of course, a lot of this piping may be unnecessary, but it’s a simple tried-and-true design that I implemented by upgrading the primitive ‘pump till it flies off’ version (just the PVC alone with no hold down mechanism). There are more sophisticated designs out there too, that are very elegant. The best by far has to be the NERDS Launcher (Nebraska Educators Really Doing Science, http://www.NERDSinc.com). Their launchers are machined aluminum with O rings for extra super duper sealing power, and they have fully integrated pneumatic triggering of the launcher. Magnificent tech–for $300. Perhaps a future investment. I was able to build the Mk II for around $20 in parts and ordinary household

Posted in Educational, Just for Fun, Projects, Rockets | Leave a comment

Tube Guitar Amplifier Project

Photo taken by Zachary B.

This is a post derived from an email thanking NYC Resistor for their help in getting me started on this path. I have at this point successfully completed the project, and I’ve gotten a lot of satisfaction from the build. I may be having a more complete write-up later, but for starters, I have a few pics and things to share.

I used a variety of suppliers for different things, but I did stop by Leeds Radio for the tubes and sockets. The transformers I ordered online through Angela Instruments (www.angela.com), and a lot of other parts came from www.tubesandmore.com, and a few parts from Mojo Musical Supply (www.mojotone.com), namely the chassis and a few values of power resistors and a silver mica cap or two. It’s great to have found all these suppliers, because they will be the same ones to supply future builds like this and my aspirations to build my own guitar in the next 6 months or so.

The build isn’t my own design (this is my walking before running stage with tube amps and audio electronics), but I got it from a book, The Guitar Amp Handbook, by Dave Hunter. It has the design in the back for the “Two Stroke” amplifier he designed, meant to be an experimental amp that can have swappable output tube stages to generate different power output as well as different tones.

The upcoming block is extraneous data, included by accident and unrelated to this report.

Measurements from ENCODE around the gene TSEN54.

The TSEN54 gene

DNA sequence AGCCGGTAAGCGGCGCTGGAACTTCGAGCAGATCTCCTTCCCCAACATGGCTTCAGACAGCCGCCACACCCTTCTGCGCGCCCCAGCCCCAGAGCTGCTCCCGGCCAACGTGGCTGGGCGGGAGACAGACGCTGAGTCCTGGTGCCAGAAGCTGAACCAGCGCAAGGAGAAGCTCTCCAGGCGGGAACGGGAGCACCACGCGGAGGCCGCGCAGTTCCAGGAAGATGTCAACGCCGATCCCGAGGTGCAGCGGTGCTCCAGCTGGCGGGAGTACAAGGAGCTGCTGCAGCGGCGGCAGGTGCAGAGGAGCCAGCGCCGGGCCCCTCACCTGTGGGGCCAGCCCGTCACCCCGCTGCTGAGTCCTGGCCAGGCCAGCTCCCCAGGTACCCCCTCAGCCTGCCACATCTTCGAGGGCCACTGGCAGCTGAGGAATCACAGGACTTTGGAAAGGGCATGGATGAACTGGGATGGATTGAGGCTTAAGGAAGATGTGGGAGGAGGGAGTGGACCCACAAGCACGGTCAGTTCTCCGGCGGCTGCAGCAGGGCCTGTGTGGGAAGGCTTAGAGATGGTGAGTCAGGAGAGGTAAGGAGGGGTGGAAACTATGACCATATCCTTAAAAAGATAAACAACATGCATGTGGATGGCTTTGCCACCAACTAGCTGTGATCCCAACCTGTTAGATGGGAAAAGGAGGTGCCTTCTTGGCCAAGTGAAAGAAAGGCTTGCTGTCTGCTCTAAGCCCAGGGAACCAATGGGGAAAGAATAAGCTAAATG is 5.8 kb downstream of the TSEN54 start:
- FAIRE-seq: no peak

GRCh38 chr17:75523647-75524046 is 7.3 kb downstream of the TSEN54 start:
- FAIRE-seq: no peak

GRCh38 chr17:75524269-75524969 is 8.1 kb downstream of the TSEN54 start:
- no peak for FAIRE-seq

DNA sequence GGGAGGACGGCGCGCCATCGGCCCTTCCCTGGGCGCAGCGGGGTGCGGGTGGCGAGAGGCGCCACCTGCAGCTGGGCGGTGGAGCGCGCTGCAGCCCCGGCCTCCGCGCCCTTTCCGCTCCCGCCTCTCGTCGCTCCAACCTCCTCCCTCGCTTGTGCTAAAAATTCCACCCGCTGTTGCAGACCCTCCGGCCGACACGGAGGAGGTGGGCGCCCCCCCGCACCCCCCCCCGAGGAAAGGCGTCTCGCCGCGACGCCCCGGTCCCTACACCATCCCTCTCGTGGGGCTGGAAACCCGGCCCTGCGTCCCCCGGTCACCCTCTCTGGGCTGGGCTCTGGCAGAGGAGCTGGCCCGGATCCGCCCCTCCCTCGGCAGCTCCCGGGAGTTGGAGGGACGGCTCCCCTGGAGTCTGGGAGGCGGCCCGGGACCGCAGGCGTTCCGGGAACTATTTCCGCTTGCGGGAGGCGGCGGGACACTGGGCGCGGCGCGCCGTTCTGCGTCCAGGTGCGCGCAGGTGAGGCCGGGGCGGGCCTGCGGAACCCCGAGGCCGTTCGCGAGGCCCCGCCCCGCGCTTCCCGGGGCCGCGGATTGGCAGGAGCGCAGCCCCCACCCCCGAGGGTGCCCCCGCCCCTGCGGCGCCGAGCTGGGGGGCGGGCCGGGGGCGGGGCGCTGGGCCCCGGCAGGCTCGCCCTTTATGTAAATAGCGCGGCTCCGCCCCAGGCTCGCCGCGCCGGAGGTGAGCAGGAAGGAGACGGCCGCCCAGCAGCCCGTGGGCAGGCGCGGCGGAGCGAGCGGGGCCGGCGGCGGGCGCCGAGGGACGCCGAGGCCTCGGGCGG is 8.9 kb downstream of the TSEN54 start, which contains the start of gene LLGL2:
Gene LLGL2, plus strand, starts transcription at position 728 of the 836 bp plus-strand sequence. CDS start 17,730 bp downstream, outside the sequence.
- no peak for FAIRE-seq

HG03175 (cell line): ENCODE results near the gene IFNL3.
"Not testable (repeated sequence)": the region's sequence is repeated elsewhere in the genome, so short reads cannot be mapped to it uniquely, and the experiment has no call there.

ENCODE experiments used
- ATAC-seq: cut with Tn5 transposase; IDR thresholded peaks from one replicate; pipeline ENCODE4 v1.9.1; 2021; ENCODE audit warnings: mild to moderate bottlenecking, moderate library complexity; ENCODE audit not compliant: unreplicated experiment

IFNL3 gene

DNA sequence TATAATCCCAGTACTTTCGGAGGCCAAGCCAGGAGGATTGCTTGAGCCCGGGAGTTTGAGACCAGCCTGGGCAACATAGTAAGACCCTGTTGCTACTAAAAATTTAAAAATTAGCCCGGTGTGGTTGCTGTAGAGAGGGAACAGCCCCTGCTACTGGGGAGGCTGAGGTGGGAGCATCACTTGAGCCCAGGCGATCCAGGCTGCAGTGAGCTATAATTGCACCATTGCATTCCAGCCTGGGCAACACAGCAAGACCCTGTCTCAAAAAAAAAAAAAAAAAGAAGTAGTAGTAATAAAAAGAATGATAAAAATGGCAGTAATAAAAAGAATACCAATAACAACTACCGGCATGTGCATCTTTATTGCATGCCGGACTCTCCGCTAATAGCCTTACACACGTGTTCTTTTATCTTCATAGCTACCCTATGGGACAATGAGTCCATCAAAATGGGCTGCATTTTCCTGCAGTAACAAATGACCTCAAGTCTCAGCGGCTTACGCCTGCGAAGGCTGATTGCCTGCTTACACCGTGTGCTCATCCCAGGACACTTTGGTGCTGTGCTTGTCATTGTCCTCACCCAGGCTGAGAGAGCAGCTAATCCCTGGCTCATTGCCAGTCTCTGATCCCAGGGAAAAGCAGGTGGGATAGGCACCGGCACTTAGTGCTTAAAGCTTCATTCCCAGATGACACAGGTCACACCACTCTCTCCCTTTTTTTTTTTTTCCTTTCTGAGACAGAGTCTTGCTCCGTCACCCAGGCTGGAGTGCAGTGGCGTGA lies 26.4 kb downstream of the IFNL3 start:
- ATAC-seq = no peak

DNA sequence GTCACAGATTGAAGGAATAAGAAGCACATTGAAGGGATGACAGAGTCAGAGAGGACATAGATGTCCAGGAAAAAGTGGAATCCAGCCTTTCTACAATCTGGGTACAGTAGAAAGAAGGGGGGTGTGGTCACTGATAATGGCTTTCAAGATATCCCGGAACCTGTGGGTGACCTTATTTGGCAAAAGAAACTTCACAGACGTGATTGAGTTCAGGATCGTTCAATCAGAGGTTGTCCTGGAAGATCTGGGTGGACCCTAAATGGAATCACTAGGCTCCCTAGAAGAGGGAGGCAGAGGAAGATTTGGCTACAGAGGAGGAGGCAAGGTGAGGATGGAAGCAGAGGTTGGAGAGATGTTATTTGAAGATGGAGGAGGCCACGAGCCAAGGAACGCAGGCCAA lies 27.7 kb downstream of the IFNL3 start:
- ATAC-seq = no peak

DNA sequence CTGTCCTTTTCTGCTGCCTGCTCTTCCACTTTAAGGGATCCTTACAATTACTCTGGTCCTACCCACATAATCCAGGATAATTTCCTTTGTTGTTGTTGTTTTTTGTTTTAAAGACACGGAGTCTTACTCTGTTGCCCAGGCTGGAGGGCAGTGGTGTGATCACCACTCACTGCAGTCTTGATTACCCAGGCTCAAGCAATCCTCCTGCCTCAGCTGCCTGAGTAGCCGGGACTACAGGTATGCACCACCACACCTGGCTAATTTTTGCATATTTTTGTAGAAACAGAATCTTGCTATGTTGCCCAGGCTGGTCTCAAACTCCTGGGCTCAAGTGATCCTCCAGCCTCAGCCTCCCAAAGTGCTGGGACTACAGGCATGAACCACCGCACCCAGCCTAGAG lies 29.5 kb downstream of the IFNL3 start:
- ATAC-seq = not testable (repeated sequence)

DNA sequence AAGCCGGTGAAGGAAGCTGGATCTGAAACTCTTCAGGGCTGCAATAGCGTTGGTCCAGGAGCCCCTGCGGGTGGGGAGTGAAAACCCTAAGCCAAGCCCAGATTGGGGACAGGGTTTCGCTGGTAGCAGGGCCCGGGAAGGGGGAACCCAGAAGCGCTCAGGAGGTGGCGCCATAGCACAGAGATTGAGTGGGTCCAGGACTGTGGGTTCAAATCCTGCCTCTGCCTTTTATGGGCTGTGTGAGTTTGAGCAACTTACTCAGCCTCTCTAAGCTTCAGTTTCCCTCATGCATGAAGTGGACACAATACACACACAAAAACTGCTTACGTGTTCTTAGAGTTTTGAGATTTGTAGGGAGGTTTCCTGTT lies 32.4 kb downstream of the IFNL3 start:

Here’s a re-hashing, in a few pics, of the build I was sourcing parts for a while back near Easter time.

Here’s the empty chassis, front view

Inline image 1

Chassis from the back view. From left to right, the holes are for: preamp tube, output speaker jack, output stages 1 and 2, rectifier tube. An additional hole had to be machined for the second output stage between the other two octal tube slots. The machinist I work with did me a favor. It’s an exact match!

Inline image 2

Chassis with components test fit for size. Input 2 will be used for a “boost/voice” switch (not pictured).

Inline image 3

Schematic for the amp circuit. Between the two dotted lines is on the bottom of the chassis. The part on top is the front panel and the part below is on the back panel of the chassis.

Inline image 4

Turret board with some components dry mounted (not soldered). Note: in the future, i should use eyelet board. Much easier to deal with. And also, that orange capacitor is in the wrong place. I moved it to the proper place before all this was soldered together.

Inline image 5

More components dry mounted. Note: this board is a fender 5F1 style board and the design pictured in the schematic is a 5F2. Some connection points are missing, but those components will be wired ‘point to point’ off the board. This will be visible in later pics.

Inline image 6

Partially assembled view. Power transformer is mounted, as well as completed circuit board, wired up panel switches and knobs, input jack, output jack, and tube sockets. This picture shows only the 9 pin preamp socket is complete, the other tube sockets are incomplete. I opted for only one output jack for the moment and if I want to split it I’ll use a Y cable from the single output.

Inline image 7

Complete assembly. Tubes are inserted, and I finally got the proper switch sizes (sorta) for “boost/voice” and “impedance”. Those random wires go to the output transformer which will eventually be mounted to the bottom of a header cabinet.

Inline image 8

Output transformer is seen in complete assembly. The other two wires (orange and green) could be used in place of white and yellow to create different impedance combinations for other speaker cabs in the future if needed. The current wiring should give an 8 ohm impedance to match to the 2 6V6 tubes (impedance switch flipped one way) or one 6V6 tube (switch other way).